Iraq says it plans to build a new pipeline to export its crude oil from the northern province of Kirkuk to Turkey scrapping plans to rehabilitate an existing pipeline that was damaged by Daesh.
The announcement was made by Iraq’s Oil Ministry that said in a statement Minister Jabbar al-Luaybi had ordered the related documents to be prepared for the project and would soon invite tenders.
The new pipeline would stretch for around 250 kilometers from the city of Baiji in the province of Salaheddine and would span until the Fish-Khabur border area with Turkey before finally reaching the Turkish port of Ceyhan.
It would replace an old and severely damaged section of the Kirkuk-Ceyhan pipeline which Iraq’s Oil Ministry said in a statement was “too damaged by attacks by Daesh terrorist gangs to be rehabilitated”.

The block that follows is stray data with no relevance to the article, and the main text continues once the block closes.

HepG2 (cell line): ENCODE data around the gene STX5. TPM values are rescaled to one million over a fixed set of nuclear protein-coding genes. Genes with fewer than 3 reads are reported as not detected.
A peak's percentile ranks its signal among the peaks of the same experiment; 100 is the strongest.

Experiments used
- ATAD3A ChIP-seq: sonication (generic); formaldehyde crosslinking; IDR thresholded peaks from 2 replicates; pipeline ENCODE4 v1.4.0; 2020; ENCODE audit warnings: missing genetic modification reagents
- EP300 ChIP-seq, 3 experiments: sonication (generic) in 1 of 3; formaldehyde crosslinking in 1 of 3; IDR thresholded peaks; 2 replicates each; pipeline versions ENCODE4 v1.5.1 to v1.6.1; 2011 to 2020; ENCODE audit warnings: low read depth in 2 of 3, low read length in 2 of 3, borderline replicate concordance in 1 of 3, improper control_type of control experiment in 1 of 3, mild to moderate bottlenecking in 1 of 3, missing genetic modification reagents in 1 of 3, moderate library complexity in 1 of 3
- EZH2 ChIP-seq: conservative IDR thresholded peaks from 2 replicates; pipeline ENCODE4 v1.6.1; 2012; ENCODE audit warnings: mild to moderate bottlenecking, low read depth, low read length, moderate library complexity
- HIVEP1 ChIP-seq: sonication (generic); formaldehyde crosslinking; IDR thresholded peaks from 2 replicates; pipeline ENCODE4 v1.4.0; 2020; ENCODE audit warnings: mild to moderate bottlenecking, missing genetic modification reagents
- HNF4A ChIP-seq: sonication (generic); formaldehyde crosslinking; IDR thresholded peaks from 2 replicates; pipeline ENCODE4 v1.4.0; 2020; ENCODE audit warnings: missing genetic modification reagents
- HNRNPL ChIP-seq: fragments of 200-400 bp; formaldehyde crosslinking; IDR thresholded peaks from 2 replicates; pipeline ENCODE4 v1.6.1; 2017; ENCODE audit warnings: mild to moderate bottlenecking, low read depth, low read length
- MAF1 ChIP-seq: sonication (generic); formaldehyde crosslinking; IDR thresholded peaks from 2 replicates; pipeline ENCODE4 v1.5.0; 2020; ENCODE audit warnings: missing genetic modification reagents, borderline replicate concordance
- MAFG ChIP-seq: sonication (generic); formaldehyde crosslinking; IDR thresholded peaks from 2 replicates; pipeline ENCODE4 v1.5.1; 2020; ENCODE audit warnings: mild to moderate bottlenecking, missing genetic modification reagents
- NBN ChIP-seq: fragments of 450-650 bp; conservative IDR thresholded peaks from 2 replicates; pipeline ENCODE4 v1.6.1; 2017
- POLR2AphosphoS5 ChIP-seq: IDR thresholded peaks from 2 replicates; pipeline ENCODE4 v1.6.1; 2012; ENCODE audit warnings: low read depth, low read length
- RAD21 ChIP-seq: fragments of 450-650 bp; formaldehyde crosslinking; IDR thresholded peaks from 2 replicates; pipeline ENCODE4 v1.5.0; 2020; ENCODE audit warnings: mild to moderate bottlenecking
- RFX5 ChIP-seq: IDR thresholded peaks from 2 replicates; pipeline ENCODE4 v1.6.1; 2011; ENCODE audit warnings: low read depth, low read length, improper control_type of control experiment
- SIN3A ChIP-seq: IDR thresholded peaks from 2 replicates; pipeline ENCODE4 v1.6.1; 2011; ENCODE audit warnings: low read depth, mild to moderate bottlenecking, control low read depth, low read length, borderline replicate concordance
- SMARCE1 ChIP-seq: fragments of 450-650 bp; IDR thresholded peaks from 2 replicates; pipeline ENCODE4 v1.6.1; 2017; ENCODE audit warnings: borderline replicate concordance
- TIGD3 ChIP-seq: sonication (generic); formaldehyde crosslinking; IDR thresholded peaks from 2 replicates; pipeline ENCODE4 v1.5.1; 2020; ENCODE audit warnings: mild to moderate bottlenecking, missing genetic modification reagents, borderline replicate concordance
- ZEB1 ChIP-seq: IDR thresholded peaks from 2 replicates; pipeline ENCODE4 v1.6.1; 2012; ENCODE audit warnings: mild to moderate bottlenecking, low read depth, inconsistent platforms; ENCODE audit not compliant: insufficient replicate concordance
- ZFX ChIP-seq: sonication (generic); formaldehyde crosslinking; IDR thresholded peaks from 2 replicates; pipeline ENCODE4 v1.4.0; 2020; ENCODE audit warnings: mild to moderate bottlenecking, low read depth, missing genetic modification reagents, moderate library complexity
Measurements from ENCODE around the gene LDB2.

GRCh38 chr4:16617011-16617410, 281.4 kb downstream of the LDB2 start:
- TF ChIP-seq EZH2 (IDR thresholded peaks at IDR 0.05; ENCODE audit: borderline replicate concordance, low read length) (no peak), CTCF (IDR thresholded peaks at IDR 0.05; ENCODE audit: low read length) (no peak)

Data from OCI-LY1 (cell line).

Iraq had exported 250,000 to 400,000 barrels per day (bpd) through that pipeline before the start of Daesh insurgency halted the supplies.
Kirkuk’s oil was previously being exported via the Kurdistan Regional Government’s (KRG) pipeline to Ceyhan.
Exports from oilfields in Kirkuk have been on hold since Iraqi government forces took control of them from the Kurds last month in retaliation for a Kurdish referendum on independence which was widely opposed by Turkey, Iran and Western powers.
Iraqi oil officials accuse Kurdish authorities of not responding to requests made by the oil ministry to use the Kurdish pipeline to resume exports from Kirkuk, Reuters reported.
The Kurdish region operates a pipeline that connects to the twin Kirkuk-Ceyhan pipeline at Khabur on the border with Turkey.
Earlier this month, al-Luaybi said Iraq aimed to double the output of Kirkuk oilfields to one million bpd after retaking the province from Kurdish forces in October, according to a report by AFP.
Iran and Iraq also recently announced an agreement to truck 30,000 to 60,000 barrels of Kirkuk oil per day in a swap deal.
The deal envisages taking crude oil to Iran’s Kermanshah refinery.
Iraq is the second-largest crude oil producer in the Organization of the Petroleum Exporting Countries (OPEC) after Saudi Arabia, and holds the world’s fifth-largest proven crude oil reserves after Venezuela, Saudi Arabia, Canada, and Iran, according to the US Energy Information Administration (EIA).